Other causes of neuropathic facial pain. Herpes zoster, or shingles, is an extremely common cause of facial pain, and the course of this infection may be shortened by prompt antiviral therapy (choice B). Shingles begins as neuropathic pain in the infected dermatome but almost always manifests the typical maculopapular then vesicular eruption along that dermatome within 1 to 5 days of pain onset. In the subacute course of this patient's pain, more than enough time has elapsed for the rash to develop; its absence essentially excludes herpes zoster.4

Giant cell arteritis is a common cause of headache and facial pain in elderly patients. Measurement of the ESR can help with diagnosis, and corticosteroids are the standard treatment (choice C). However, this patient is younger than 50 years and lacks the associated pain and stiffness in the neck, shoulders, and torso that are the keystones of the clinical diagnosis of giant cell arteritis. Thus, this condition is very unlikely here.5

Migraine, for which propranolol (choice D) is a commonly used first-line prophylactic therapy, can produce facial pain. However, nothing in this patient's history suggests aura, and his symptoms are localized to the trigeminal nerve. In addition, migraine has a female:male prevalence ratio of 3:1, which makes another diagnosis far more likely.6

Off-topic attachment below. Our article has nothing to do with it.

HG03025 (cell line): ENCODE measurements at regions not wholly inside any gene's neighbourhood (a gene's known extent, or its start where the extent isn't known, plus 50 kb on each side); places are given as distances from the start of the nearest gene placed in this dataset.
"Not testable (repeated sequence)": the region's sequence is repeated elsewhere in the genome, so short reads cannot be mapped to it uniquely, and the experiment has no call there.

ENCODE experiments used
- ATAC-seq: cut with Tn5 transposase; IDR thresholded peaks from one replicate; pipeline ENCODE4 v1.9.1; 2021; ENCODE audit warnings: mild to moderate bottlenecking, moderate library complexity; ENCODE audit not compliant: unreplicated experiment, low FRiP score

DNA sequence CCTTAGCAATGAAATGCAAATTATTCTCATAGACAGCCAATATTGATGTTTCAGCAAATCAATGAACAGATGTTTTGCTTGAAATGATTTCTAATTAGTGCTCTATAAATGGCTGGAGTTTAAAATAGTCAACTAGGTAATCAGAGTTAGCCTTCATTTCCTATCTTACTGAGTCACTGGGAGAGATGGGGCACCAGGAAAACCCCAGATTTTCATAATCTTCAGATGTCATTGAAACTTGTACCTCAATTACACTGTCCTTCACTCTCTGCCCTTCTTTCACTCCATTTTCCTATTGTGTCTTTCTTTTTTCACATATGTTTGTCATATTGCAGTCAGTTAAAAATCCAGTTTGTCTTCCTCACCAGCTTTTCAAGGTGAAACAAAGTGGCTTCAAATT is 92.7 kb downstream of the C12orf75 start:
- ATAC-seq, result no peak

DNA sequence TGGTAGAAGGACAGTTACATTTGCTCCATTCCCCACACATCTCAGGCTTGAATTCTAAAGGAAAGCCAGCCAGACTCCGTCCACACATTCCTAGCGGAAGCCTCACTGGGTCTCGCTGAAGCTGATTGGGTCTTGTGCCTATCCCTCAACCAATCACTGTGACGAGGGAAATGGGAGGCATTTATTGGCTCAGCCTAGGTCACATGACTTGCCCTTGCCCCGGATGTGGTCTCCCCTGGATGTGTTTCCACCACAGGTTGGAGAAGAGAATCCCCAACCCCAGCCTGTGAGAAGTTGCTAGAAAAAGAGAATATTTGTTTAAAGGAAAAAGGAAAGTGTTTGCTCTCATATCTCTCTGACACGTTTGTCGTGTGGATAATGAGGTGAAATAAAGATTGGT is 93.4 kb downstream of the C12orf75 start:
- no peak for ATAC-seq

Outcome of this case. A thorough neurologic examination revealed no neurologic deficit. The patient's ESR was 18 mm/h (which is within normal limits). MRI with gadolinium showed no white matter lesions characteristic of MS but did show linear enhancement crossing the fifth cranial nerve, a finding consistent with a crossing blood vessel. Trigeminal neuralgia was diagnosed, and therapy with carbamazepine was started. At 3 months, pain control remains good.


1. Eskander E, Barker FG 2nd, Rabinov JD. Case records of the Massachusetts General Hospital. Case 21-2006. A 61-year-old man with left-sided facial pain. N Engl J Med. 2006;355:183-188.
2. Love S, Coakham HB. Trigeminal neuralgia: pathology and pathogenesis. Brain. 2001;124:2347-2360.
3. Menison AF, Fuller G. Treatment options for trigeminal neuralgia. BMJ. 2003;327:1360-1361.
4. Gwann JW, Whitely RJ. Herpes zoster. N Engl J Med. 2002;347:340-346.
5. Salvarani C, Cantini F, Boiardi L, Bunder GG.Polymyalgia rheumatica and giant cell arteritis. N Engl J Med. 2002;347:261-267.
6. Tozer BS, Boatwright EA, David PS, et al. Prevention ofmigraine in women throughout the life span. Mayo Clinic Proc. 2006;81:1086-1092.